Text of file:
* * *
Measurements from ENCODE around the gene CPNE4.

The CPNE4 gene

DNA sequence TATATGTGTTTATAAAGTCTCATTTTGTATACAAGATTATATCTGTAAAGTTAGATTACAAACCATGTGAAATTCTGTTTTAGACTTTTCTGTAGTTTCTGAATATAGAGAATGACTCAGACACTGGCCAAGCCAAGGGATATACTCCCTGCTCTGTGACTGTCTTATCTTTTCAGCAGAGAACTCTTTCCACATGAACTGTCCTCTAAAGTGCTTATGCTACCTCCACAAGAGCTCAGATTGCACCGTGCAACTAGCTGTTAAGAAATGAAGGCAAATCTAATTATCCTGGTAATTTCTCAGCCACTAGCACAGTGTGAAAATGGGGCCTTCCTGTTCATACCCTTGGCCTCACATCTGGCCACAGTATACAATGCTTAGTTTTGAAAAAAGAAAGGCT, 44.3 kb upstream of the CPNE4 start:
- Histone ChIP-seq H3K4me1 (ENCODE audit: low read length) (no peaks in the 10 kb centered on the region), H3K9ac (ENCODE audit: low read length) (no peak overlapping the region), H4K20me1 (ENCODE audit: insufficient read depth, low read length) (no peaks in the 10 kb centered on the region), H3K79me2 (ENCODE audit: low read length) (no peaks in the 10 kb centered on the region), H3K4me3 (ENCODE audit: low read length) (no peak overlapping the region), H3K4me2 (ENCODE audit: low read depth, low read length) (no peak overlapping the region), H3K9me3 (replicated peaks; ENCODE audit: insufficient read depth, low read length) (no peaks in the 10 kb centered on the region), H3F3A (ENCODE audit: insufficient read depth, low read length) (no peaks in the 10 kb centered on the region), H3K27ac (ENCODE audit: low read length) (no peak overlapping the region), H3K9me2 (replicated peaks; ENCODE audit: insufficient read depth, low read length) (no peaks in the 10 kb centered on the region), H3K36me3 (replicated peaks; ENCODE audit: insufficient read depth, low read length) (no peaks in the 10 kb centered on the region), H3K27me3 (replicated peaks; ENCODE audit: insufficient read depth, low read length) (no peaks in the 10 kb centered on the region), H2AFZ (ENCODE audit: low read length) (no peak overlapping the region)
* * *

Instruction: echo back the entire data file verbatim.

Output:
Measurements from ENCODE around the gene CPNE4.

The CPNE4 gene

DNA sequence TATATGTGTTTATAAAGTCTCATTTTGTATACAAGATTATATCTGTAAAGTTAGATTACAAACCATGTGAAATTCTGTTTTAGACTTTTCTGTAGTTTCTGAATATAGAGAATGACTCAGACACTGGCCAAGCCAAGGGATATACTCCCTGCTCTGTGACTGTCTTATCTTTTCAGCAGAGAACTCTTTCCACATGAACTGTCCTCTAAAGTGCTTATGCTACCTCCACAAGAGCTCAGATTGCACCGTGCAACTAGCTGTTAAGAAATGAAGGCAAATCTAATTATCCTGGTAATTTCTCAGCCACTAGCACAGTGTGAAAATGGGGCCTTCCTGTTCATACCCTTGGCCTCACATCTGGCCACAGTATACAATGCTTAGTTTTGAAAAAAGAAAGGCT, 44.3 kb upstream of the CPNE4 start:
- Histone ChIP-seq H3K4me1 (ENCODE audit: low read length) (no peaks in the 10 kb centered on the region), H3K9ac (ENCODE audit: low read length) (no peak overlapping the region), H4K20me1 (ENCODE audit: insufficient read depth, low read length) (no peaks in the 10 kb centered on the region), H3K79me2 (ENCODE audit: low read length) (no peaks in the 10 kb centered on the region), H3K4me3 (ENCODE audit: low read length) (no peak overlapping the region), H3K4me2 (ENCODE audit: low read depth, low read length) (no peak overlapping the region), H3K9me3 (replicated peaks; ENCODE audit: insufficient read depth, low read length) (no peaks in the 10 kb centered on the region), H3F3A (ENCODE audit: insufficient read depth, low read length) (no peaks in the 10 kb centered on the region), H3K27ac (ENCODE audit: low read length) (no peak overlapping the region), H3K9me2 (replicated peaks; ENCODE audit: insufficient read depth, low read length) (no peaks in the 10 kb centered on the region), H3K36me3 (replicated peaks; ENCODE audit: insufficient read depth, low read length) (no peaks in the 10 kb centered on the region), H3K27me3 (replicated peaks; ENCODE audit: insufficient read depth, low read length) (no peaks in the 10 kb centered on the region), H2AFZ (ENCODE audit: low read length) (no peak overlapping the region)